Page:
The world is a mathematical place. The natural and built worlds provide dynamic and constantly changing environments, offering an endless supply of patterns, textures, colours, quantities and other attributes that underpin much of the necessary early maths experiences. Children need lots of physical experiences that embody what maths is all about. For example, how much easier is it to understand the concept of weight if you can repeatedly lift, move and carry a range of heavy and light objects?
Juliet Robertson believes that every child and every adult is mathematically able. By sharing ideas and enjoying great mathematical conversations we can all deepen our understanding of the value of maths. Being outside makes maths real. In the classroom, maths can seem disconnected from everyday experience. Real maths is really messy. Aside from mud pies and puddles, the cognitive processes involved mean it is not a smooth linear pathway of learning but rather an interconnected network. Lots of playing and activity along the way is a must. Children need time to make sense of the abstract ideas of maths through experiential processes along with lots of opportunities to ponder, enjoy and discuss the concepts encountered. Messy Maths is packed full of activities to encourage children to learn through hands-on experience.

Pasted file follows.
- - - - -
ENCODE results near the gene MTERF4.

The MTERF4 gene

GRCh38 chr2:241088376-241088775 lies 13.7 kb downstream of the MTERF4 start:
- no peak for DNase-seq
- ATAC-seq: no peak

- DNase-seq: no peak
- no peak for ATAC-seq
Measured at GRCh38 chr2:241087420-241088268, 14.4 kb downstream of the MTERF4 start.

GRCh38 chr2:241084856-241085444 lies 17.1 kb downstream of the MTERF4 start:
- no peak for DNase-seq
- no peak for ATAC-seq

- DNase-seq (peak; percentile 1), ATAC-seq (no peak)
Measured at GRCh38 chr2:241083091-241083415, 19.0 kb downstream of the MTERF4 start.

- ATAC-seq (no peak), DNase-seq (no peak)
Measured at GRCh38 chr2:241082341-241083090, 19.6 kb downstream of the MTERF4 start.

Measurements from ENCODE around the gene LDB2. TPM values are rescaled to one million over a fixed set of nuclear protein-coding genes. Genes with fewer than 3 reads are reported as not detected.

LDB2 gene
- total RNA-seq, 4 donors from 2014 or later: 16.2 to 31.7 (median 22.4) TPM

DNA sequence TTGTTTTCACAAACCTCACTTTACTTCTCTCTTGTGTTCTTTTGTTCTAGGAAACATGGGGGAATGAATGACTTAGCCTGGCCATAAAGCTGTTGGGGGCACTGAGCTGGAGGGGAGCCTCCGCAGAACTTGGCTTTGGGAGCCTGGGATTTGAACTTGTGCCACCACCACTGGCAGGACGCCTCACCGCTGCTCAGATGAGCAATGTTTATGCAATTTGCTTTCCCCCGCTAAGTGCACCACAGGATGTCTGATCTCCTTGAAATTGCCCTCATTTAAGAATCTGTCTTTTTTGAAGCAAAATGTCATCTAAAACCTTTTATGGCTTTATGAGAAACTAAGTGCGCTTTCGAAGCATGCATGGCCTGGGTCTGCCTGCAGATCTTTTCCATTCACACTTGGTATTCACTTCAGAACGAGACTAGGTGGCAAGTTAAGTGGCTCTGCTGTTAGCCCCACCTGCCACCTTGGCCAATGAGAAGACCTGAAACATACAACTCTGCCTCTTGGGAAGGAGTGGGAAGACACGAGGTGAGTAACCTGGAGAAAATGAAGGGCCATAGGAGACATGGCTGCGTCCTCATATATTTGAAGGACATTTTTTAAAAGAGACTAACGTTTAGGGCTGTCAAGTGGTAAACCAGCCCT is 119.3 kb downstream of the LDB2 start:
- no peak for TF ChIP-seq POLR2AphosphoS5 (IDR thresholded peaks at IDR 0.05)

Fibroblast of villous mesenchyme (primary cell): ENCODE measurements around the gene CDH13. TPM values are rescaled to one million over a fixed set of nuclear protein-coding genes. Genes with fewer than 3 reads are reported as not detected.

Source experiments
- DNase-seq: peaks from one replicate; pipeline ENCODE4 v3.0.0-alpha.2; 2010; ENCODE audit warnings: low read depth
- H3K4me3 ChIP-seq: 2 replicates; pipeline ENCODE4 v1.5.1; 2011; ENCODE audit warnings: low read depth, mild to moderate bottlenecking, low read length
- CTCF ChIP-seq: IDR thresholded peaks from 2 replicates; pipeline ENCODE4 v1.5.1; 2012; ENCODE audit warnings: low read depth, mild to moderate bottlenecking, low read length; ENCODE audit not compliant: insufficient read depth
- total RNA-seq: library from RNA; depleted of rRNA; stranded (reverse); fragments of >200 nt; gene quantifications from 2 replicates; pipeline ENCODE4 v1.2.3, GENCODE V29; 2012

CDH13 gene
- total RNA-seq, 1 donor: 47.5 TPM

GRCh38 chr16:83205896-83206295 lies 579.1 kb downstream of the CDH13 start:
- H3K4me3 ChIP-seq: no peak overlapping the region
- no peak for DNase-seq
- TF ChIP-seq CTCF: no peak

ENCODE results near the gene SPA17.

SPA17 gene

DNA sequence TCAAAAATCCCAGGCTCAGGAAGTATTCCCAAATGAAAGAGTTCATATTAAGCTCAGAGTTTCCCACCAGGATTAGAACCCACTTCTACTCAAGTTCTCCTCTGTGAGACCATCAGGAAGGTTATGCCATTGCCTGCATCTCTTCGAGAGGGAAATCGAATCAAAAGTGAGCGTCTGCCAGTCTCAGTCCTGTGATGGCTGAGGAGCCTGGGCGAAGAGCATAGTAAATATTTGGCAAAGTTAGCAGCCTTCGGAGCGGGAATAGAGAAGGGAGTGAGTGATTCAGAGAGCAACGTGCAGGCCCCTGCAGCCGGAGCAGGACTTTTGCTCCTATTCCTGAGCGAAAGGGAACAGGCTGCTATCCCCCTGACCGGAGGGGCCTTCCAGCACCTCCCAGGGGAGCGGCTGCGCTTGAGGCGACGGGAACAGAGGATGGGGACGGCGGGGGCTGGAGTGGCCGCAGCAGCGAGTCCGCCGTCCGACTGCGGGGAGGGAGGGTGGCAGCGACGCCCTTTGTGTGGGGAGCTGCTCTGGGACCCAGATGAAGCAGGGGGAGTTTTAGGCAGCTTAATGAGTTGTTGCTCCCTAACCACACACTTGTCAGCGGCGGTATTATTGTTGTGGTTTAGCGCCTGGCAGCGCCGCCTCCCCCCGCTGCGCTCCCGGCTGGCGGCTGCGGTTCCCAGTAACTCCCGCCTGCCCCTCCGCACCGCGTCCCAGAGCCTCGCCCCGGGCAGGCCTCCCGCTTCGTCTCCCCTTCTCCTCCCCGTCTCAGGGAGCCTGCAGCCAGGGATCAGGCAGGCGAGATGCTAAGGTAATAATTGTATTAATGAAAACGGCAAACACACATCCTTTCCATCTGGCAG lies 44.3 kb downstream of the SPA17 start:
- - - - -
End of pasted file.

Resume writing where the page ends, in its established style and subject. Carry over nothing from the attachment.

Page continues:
Suitable for early years educators (of ages 3–6).